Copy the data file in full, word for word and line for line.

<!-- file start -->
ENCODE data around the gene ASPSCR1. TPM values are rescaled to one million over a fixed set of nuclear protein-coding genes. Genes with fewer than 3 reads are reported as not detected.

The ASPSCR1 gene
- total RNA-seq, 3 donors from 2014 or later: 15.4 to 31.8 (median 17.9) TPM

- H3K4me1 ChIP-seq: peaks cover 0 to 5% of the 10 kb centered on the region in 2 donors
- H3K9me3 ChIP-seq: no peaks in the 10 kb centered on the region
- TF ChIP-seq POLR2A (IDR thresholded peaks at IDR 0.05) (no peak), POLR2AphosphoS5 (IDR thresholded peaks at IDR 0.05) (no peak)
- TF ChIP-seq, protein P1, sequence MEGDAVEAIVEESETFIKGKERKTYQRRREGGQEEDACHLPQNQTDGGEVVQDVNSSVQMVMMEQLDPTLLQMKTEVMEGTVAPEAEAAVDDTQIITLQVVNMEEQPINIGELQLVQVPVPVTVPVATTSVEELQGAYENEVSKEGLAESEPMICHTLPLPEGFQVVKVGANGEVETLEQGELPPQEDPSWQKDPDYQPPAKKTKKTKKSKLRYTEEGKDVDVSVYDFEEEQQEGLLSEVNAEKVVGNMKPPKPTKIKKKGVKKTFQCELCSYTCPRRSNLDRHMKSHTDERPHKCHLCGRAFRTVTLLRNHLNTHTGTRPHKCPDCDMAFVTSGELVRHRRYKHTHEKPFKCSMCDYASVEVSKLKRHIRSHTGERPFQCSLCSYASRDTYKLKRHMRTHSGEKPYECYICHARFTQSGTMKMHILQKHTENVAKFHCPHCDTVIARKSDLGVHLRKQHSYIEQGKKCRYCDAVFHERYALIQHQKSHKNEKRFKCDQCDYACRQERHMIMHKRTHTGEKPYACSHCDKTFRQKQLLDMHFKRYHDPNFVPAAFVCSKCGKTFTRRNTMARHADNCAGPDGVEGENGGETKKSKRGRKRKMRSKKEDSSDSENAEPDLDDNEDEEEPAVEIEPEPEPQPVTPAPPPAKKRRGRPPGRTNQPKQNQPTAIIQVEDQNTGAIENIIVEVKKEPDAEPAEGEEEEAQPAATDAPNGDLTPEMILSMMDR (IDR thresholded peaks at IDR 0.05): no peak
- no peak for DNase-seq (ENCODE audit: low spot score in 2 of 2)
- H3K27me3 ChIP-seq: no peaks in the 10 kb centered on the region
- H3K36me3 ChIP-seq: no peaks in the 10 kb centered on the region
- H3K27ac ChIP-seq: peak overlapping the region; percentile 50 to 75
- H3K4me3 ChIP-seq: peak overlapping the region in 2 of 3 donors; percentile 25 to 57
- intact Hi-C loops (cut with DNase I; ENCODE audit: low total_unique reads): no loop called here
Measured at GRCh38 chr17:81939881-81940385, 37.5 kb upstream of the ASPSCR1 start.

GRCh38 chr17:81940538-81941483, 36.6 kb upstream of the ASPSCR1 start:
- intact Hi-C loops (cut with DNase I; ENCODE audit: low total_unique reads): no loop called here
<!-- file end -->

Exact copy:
ENCODE data around the gene ASPSCR1. TPM values are rescaled to one million over a fixed set of nuclear protein-coding genes. Genes with fewer than 3 reads are reported as not detected.

The ASPSCR1 gene
- total RNA-seq, 3 donors from 2014 or later: 15.4 to 31.8 (median 17.9) TPM

- H3K4me1 ChIP-seq: peaks cover 0 to 5% of the 10 kb centered on the region in 2 donors
- H3K9me3 ChIP-seq: no peaks in the 10 kb centered on the region
- TF ChIP-seq POLR2A (IDR thresholded peaks at IDR 0.05) (no peak), POLR2AphosphoS5 (IDR thresholded peaks at IDR 0.05) (no peak)
- TF ChIP-seq, protein P1, sequence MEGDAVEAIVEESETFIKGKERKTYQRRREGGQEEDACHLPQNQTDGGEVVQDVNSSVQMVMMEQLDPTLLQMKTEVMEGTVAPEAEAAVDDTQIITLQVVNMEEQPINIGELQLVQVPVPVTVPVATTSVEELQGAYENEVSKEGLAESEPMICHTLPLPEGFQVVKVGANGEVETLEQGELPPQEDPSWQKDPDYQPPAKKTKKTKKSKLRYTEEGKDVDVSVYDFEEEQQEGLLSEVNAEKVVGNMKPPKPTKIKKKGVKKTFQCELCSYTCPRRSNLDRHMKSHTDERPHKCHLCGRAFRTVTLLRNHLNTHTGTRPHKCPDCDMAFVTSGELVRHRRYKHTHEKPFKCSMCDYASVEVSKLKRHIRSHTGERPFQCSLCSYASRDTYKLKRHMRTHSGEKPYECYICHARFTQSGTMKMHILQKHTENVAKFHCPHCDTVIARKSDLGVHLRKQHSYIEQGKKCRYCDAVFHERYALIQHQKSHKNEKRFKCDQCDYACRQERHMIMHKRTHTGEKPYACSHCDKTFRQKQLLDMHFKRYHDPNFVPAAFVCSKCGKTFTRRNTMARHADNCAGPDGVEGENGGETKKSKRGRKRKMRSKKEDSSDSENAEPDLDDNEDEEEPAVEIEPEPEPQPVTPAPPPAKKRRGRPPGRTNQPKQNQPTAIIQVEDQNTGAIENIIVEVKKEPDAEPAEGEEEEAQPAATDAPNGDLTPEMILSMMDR (IDR thresholded peaks at IDR 0.05): no peak
- no peak for DNase-seq (ENCODE audit: low spot score in 2 of 2)
- H3K27me3 ChIP-seq: no peaks in the 10 kb centered on the region
- H3K36me3 ChIP-seq: no peaks in the 10 kb centered on the region
- H3K27ac ChIP-seq: peak overlapping the region; percentile 50 to 75
- H3K4me3 ChIP-seq: peak overlapping the region in 2 of 3 donors; percentile 25 to 57
- intact Hi-C loops (cut with DNase I; ENCODE audit: low total_unique reads): no loop called here
Measured at GRCh38 chr17:81939881-81940385, 37.5 kb upstream of the ASPSCR1 start.

GRCh38 chr17:81940538-81941483, 36.6 kb upstream of the ASPSCR1 start:
- intact Hi-C loops (cut with DNase I; ENCODE audit: low total_unique reads): no loop called here